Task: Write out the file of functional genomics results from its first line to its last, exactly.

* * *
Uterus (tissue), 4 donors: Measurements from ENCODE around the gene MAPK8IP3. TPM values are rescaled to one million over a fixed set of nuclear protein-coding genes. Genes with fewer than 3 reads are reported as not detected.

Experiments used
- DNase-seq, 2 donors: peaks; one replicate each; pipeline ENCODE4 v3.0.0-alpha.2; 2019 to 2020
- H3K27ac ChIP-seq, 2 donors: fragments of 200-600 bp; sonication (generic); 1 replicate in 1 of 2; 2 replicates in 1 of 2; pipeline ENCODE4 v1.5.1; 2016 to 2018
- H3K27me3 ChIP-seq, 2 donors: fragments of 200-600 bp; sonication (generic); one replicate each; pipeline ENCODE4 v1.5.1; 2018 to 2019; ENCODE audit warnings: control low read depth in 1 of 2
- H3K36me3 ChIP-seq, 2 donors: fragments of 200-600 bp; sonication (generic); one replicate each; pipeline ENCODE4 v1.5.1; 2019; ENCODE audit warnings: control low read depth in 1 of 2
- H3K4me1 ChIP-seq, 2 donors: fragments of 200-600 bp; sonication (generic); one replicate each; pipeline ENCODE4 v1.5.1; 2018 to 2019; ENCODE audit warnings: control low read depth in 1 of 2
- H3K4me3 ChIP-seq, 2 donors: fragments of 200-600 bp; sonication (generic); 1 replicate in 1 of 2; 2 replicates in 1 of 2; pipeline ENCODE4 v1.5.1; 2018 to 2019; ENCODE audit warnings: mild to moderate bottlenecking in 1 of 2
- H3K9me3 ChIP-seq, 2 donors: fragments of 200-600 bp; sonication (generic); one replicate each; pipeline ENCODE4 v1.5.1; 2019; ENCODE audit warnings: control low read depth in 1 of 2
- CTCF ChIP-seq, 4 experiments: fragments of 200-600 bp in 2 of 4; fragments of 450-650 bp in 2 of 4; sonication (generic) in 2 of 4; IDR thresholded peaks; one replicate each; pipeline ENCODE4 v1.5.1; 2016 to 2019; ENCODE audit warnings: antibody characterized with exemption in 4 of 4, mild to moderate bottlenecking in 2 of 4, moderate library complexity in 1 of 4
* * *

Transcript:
Uterus (tissue), 4 donors: Measurements from ENCODE around the gene MAPK8IP3. TPM values are rescaled to one million over a fixed set of nuclear protein-coding genes. Genes with fewer than 3 reads are reported as not detected.

Experiments used
- DNase-seq, 2 donors: peaks; one replicate each; pipeline ENCODE4 v3.0.0-alpha.2; 2019 to 2020
- H3K27ac ChIP-seq, 2 donors: fragments of 200-600 bp; sonication (generic); 1 replicate in 1 of 2; 2 replicates in 1 of 2; pipeline ENCODE4 v1.5.1; 2016 to 2018
- H3K27me3 ChIP-seq, 2 donors: fragments of 200-600 bp; sonication (generic); one replicate each; pipeline ENCODE4 v1.5.1; 2018 to 2019; ENCODE audit warnings: control low read depth in 1 of 2
- H3K36me3 ChIP-seq, 2 donors: fragments of 200-600 bp; sonication (generic); one replicate each; pipeline ENCODE4 v1.5.1; 2019; ENCODE audit warnings: control low read depth in 1 of 2
- H3K4me1 ChIP-seq, 2 donors: fragments of 200-600 bp; sonication (generic); one replicate each; pipeline ENCODE4 v1.5.1; 2018 to 2019; ENCODE audit warnings: control low read depth in 1 of 2
- H3K4me3 ChIP-seq, 2 donors: fragments of 200-600 bp; sonication (generic); 1 replicate in 1 of 2; 2 replicates in 1 of 2; pipeline ENCODE4 v1.5.1; 2018 to 2019; ENCODE audit warnings: mild to moderate bottlenecking in 1 of 2
- H3K9me3 ChIP-seq, 2 donors: fragments of 200-600 bp; sonication (generic); one replicate each; pipeline ENCODE4 v1.5.1; 2019; ENCODE audit warnings: control low read depth in 1 of 2
- CTCF ChIP-seq, 4 experiments: fragments of 200-600 bp in 2 of 4; fragments of 450-650 bp in 2 of 4; sonication (generic) in 2 of 4; IDR thresholded peaks; one replicate each; pipeline ENCODE4 v1.5.1; 2016 to 2019; ENCODE audit warnings: antibody characterized with exemption in 4 of 4, mild to moderate bottlenecking in 2 of 4, moderate library complexity in 1 of 4